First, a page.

The outlet notes that in 2018, three fluke-free gray whales have been sighted — almost one a month. Gray whale expert Alisa Schulman-Janiger told NatGeo that the injuries don't resemble those of a killer whale attack or boat slice.
Instead, she believes them to be the result of fishing gear entanglement.
As Azula reported in its recent article about the tail-less gray whale, getting a tail wrapped in fishing lines cuts off circulation to the fluke until it's eventually severed. Because it happens over time, it doesn't come with the catastrophic blood loss that a fresh injury would have.
So, the whale can survive the initial fluke loss, but NatGeo reports that not having a powerful tail to help them swim leads to a number of issues.
The inability to dive deep enough to feed, trouble with long migrations, and not being able to protect their young are all concerns.
For whales that do keep their tails but are still stuck dragging around fishing gear, they can suffer blubber loss and swimming problems — which can lead to starvation, according to another Azula report.
Newsweek also notes that heavy gear can drown whales or lead to infection. And, that's just for the whales that survive the initial entanglement.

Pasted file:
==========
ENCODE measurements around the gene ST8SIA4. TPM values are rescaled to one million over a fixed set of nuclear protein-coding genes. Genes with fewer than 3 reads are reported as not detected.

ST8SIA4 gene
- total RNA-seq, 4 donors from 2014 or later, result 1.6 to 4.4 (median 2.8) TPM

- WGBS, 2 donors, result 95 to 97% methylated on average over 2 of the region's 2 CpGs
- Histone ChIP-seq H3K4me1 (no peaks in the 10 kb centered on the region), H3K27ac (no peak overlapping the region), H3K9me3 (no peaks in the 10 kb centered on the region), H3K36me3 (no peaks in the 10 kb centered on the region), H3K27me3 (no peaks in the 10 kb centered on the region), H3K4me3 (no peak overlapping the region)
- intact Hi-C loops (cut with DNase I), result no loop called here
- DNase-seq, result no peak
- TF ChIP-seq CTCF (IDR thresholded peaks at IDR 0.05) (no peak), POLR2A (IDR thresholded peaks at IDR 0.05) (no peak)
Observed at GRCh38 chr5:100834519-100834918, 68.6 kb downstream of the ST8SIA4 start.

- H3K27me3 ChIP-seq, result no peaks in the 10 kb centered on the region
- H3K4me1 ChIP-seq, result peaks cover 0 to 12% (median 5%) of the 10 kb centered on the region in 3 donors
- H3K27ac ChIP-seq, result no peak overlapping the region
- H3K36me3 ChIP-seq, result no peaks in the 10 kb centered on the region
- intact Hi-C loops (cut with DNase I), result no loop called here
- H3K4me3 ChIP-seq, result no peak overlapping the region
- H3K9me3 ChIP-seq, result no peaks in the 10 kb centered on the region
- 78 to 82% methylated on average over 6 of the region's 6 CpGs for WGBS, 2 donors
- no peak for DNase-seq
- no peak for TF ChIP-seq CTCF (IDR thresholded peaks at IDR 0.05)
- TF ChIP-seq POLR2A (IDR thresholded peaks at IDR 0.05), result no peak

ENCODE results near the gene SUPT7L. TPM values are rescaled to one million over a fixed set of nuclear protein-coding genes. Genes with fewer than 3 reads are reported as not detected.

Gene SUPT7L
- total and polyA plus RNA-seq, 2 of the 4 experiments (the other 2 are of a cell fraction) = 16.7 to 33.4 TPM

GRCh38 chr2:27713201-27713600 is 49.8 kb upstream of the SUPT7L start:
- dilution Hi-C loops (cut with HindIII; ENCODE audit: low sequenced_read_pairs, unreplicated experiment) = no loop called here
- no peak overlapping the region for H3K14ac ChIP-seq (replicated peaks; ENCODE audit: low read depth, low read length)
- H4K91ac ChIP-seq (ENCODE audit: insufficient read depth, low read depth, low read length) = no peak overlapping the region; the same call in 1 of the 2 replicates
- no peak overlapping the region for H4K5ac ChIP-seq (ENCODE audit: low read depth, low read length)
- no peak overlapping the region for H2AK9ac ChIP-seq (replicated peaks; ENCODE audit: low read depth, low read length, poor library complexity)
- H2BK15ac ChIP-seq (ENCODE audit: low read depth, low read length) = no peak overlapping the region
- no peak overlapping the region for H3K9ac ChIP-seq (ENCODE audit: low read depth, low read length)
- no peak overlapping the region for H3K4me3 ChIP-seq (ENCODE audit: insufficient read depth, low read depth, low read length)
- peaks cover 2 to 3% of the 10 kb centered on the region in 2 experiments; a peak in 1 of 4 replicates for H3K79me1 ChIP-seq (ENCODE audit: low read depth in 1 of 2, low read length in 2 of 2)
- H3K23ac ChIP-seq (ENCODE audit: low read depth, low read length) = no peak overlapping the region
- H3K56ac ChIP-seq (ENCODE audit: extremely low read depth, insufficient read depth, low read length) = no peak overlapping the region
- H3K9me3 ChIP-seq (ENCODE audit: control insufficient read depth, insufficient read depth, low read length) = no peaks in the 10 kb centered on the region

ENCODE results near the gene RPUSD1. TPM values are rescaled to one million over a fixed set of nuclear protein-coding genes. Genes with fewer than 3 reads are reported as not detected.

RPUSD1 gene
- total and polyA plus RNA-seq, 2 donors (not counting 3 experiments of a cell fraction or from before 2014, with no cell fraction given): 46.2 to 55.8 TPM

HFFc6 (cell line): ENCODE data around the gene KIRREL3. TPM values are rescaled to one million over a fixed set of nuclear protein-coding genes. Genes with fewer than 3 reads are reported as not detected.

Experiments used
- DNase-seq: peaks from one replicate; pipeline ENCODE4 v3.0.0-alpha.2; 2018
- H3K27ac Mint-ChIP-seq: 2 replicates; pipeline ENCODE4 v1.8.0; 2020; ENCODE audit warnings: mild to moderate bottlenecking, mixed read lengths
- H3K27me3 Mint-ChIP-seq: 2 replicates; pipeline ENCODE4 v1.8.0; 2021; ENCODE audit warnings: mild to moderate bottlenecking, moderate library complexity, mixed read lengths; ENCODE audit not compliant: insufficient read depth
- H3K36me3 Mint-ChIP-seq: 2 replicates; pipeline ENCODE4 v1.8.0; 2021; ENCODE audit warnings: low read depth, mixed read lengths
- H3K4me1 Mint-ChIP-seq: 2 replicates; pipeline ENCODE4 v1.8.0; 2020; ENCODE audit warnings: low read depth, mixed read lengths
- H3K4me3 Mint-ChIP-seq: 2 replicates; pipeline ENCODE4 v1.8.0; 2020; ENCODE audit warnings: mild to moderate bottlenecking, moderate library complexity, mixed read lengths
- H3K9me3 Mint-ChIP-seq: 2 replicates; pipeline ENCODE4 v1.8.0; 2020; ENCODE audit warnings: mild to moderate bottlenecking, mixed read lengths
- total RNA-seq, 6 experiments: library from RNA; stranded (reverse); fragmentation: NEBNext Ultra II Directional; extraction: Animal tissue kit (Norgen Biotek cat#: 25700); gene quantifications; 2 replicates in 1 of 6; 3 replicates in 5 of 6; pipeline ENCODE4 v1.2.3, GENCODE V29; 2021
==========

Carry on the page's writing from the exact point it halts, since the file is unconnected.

Some never make it out in the first place.
It's significant that so many tail-less gray whales have been spotted while other species haven't.
NOAA whale disentangler Pieter Folkens told NatGeo that gray whales aren't quite as dependent on their flukes as say powerful "lunge feeders," like humpbacks or blue whales are. So, there may have been countless whales who died before being spotted.
We're only seeing the percentage of fluke-less whales that survived the tail loss.
Even still, Newsweek warns that adapting a tail-less swimming style can eventually wear on gray whales. In NatGeo's video, you can see how much work their front flippers have to do to make up for the lack of a tail.
It's a much more strenuous way of swimming.
Three gray whales without tails in five months may not seem like a lot, but its a stark visual representation of the cost of fishing gear entanglement. Even if these whales "survive" the lines, they don't really, because dragging gear around catches up with them in the end.
Whether it just slows them down to a point of starvation, or causes them to lose an essential body part, few entangled whales are ever truly able to escape.
And Newsweek notes that entanglement rates are climbing steadily. In 2017, 31 entangled whales were spotted and an estimated 300,000 whales and dolphins die every year due to fishing gear-related injuries.